Discovering the understanding of mission is one of the divine initiatives, which Gardner-Smith, (2011) suggests began in 1930s. The understanding of mission prospects led to the new meaning of mission as the activity of God but not men. The mission begins with the divine sending of God’s self in the trinity, and this conception was important especially in the enlightenment approach of Christian missions. Mission was no longer considered as the church’s activity in many cultures.

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The Gospel of Mathew

The Gospel according to Mathew focuses a clear and crucial sub-paradigm of the ancient church interpretation and experience of mission. Mathew’s conceptualization of mission has been characterized as “mission of disciple – making”. Any definition to mission according to Mathew ought to commence with the Great Commission as professed in Mathew 28: 16- 20. It is equally acknowledged that this text has provided the most elemental motivation for Christian ministry.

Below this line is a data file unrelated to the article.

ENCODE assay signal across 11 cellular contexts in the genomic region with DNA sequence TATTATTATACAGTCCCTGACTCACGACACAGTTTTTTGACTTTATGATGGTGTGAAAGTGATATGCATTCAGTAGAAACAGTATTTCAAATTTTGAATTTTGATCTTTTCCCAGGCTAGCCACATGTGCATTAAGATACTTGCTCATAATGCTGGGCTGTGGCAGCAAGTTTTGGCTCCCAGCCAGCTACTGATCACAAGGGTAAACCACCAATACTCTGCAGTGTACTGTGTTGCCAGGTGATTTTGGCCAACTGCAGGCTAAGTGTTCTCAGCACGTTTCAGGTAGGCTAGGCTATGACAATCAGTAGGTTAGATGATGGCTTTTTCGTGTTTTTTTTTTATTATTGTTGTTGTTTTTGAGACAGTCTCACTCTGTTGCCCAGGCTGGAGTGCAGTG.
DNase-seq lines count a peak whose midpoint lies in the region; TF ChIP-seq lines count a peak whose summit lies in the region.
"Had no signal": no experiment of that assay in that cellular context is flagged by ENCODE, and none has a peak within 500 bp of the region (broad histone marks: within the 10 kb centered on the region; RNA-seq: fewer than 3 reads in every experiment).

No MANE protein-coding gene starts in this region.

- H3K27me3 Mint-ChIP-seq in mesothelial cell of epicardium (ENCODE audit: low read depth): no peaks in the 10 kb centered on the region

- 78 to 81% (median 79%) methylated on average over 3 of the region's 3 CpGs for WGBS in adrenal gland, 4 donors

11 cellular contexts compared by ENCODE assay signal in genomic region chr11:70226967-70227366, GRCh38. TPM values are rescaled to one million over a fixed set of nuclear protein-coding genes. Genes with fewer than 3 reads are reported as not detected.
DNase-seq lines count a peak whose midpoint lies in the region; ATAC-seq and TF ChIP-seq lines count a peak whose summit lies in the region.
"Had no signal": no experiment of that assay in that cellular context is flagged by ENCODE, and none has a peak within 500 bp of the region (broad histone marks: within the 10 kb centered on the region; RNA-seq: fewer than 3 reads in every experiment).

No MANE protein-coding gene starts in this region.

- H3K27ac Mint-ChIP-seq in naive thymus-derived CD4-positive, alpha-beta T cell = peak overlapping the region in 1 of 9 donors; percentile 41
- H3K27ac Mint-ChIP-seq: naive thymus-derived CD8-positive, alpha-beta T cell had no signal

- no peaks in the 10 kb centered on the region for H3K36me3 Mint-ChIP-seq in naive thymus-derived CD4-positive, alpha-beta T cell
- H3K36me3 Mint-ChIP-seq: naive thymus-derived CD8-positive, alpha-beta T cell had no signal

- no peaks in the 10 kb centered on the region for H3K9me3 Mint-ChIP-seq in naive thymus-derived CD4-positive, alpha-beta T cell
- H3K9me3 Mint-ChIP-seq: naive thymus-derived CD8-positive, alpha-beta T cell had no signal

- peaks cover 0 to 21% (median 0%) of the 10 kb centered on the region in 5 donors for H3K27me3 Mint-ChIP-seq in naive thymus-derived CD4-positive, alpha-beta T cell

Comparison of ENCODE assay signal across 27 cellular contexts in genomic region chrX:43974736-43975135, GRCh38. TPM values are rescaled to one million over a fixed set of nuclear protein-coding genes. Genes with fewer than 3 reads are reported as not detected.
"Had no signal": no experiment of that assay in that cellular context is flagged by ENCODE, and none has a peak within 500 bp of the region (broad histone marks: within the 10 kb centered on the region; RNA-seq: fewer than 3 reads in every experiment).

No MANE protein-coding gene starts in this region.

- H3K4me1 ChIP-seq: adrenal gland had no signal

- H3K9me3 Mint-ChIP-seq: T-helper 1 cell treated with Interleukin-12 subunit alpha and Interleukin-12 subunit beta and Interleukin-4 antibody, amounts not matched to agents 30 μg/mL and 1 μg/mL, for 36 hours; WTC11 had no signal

The manner in which the “the Great Commission” has structurally been harnessed in setting a biblical foundation of mission has been modified through rigorous challenging. This is due to the

premise that the text has been taken out of context and translated as an autonomous precept which converses directly to our conditions. When this happen, this text is easily degradable to a common slogan or tapped as a pretext for what missionaries have unconsciously decided. Bosch (2011) suggested that ; “One thing contemporary scholars agreed upon, is that Matthew 28:18-26 has to be interpreted against the background of Matthew's gospel as a whole and unless we keep this in mind, we shall fail to understand it".